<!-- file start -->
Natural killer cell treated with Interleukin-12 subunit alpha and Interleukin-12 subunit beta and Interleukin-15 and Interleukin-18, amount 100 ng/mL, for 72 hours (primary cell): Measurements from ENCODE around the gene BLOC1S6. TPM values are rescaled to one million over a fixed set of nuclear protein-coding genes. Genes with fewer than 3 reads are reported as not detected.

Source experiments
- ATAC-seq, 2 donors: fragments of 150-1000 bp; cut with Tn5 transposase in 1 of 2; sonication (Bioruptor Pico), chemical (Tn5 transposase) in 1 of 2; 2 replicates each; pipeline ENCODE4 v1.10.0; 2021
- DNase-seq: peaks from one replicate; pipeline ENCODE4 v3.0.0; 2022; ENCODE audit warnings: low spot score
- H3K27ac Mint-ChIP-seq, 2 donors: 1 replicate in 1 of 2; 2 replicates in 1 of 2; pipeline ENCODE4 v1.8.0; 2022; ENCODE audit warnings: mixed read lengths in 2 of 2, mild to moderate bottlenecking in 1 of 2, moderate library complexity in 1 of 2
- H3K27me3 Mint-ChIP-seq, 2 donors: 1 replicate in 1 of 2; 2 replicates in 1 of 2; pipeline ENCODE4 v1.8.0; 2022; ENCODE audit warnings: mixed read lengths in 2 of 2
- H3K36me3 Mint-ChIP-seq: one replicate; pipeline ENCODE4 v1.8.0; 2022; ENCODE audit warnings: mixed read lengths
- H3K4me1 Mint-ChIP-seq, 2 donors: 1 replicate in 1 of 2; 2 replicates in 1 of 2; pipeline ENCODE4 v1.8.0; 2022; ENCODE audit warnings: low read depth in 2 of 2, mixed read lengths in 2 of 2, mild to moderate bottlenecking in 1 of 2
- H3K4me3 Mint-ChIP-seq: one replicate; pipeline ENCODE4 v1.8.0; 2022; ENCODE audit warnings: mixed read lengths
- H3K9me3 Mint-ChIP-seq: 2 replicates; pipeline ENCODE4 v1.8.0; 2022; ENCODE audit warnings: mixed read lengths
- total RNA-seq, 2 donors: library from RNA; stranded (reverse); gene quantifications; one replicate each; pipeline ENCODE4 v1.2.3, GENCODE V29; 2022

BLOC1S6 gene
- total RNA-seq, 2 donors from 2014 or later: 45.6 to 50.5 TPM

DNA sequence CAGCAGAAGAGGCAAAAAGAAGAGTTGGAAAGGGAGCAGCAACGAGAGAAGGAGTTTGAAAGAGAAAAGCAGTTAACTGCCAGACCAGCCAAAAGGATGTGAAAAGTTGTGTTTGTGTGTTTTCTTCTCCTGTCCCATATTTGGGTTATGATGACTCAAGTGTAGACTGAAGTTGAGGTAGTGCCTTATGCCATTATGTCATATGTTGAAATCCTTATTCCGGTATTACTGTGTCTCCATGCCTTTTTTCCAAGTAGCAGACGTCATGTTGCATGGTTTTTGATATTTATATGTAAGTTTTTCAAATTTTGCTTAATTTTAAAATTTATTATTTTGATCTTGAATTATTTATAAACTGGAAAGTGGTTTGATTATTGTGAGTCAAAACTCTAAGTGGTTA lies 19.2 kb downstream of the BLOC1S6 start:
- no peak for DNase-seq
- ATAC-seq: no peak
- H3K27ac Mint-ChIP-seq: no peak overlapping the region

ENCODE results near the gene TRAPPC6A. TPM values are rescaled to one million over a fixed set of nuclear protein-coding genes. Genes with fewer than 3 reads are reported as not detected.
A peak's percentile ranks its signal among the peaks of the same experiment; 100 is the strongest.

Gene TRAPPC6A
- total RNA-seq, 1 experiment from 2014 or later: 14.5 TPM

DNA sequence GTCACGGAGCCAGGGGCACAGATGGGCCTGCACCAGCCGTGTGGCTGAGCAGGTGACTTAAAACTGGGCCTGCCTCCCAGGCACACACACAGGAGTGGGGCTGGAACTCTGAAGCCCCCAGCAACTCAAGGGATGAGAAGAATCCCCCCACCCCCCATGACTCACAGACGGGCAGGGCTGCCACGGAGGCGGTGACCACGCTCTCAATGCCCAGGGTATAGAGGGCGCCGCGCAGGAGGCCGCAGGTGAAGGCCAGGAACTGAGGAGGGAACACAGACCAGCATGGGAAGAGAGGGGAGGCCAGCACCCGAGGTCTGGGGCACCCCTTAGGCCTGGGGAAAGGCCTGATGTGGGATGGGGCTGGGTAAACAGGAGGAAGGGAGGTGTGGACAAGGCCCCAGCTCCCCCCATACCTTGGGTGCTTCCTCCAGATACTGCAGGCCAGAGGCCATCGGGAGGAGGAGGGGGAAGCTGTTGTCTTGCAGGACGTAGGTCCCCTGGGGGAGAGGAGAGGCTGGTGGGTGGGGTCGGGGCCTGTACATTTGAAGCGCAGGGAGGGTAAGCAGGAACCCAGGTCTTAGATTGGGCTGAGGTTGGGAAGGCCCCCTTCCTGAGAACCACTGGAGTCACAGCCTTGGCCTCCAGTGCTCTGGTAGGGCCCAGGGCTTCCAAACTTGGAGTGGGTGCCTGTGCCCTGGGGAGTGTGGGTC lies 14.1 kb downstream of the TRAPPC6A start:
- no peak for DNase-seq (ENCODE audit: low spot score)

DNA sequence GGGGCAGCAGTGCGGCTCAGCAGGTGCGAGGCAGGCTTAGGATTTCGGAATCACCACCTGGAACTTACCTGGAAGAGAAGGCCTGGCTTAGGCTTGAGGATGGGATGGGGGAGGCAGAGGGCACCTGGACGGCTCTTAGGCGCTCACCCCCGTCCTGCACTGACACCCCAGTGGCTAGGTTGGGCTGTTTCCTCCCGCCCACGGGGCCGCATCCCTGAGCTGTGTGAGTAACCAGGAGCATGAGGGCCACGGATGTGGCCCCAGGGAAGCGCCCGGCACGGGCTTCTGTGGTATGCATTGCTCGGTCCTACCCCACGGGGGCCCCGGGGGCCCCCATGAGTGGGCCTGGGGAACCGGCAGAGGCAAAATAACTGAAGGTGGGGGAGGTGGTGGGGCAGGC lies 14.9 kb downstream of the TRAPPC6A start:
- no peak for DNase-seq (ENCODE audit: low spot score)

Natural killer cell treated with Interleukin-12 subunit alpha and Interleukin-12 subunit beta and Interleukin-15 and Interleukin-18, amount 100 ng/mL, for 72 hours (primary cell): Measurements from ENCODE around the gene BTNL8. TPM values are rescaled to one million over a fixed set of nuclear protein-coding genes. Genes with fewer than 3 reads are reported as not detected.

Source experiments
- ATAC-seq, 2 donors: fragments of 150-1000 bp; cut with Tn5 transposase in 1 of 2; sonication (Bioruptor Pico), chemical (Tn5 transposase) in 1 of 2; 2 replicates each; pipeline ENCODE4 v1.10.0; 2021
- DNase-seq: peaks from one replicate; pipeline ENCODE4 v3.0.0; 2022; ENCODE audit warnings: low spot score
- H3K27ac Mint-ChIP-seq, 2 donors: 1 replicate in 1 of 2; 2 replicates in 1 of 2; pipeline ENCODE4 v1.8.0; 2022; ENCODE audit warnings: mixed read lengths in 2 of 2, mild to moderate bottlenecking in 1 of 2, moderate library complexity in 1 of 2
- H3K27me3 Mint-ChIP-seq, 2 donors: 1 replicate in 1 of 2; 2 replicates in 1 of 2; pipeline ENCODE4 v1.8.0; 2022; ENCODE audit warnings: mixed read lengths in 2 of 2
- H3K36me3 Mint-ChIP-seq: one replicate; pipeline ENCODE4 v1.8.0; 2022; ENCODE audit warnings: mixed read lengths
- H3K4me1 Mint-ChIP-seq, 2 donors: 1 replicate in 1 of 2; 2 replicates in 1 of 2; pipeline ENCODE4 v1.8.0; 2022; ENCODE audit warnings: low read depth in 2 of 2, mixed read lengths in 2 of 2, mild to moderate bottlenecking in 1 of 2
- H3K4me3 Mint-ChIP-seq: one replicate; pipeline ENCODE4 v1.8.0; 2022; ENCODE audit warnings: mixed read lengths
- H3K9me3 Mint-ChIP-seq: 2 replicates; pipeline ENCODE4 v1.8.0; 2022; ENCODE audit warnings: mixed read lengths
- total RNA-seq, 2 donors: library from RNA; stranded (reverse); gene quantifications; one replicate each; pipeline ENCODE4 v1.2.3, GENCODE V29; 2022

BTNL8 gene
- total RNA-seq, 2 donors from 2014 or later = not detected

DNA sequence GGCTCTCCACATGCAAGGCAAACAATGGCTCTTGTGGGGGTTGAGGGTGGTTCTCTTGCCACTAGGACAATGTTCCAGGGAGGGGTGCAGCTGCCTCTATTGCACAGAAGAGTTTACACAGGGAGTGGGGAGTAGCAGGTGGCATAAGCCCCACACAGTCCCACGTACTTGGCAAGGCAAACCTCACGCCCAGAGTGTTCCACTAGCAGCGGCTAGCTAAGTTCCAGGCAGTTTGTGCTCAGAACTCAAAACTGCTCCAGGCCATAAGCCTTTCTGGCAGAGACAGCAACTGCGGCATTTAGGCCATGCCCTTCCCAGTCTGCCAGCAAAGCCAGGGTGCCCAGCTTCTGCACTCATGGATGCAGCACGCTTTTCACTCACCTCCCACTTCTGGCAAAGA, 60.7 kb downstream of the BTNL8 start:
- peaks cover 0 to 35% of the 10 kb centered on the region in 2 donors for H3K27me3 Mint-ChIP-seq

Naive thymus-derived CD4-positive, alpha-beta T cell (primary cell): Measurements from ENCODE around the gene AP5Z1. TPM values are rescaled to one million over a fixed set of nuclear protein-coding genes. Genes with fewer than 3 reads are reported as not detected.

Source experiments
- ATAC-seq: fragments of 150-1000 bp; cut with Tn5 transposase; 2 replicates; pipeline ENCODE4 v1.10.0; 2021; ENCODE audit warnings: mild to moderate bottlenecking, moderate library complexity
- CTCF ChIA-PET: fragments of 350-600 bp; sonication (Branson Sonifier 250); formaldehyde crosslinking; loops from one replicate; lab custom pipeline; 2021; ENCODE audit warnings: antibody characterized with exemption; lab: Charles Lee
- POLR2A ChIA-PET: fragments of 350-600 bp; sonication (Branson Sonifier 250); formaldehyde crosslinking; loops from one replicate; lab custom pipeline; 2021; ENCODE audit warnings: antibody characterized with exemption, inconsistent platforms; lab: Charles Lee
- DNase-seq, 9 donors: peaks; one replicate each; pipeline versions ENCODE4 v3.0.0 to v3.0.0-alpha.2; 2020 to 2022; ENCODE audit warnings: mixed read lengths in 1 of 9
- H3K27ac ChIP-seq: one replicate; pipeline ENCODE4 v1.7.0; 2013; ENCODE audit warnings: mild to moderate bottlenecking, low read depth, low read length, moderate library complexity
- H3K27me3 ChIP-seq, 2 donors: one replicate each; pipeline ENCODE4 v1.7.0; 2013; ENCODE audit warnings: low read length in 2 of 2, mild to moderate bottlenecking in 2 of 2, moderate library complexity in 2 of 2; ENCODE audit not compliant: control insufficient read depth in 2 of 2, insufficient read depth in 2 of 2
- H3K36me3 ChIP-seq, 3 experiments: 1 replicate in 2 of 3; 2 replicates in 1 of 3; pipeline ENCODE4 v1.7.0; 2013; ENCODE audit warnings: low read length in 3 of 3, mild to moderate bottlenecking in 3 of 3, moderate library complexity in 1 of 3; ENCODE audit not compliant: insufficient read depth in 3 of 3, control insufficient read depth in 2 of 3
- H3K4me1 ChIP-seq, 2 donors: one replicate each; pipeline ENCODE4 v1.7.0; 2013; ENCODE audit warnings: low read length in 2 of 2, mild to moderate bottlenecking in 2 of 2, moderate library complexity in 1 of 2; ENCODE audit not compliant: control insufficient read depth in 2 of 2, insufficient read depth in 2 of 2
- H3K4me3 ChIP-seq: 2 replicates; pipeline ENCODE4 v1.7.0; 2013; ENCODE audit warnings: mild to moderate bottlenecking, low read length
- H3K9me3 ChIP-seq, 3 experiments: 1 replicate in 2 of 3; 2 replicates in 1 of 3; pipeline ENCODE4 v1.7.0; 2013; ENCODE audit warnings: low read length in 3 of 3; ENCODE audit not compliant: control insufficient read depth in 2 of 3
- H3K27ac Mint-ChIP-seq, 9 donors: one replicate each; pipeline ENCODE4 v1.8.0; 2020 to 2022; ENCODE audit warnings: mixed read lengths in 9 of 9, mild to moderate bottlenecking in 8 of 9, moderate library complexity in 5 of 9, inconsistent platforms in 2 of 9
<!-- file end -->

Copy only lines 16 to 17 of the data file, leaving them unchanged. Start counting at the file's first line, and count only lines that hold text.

- ATAC-seq: no peak
- H3K27ac Mint-ChIP-seq: no peak overlapping the region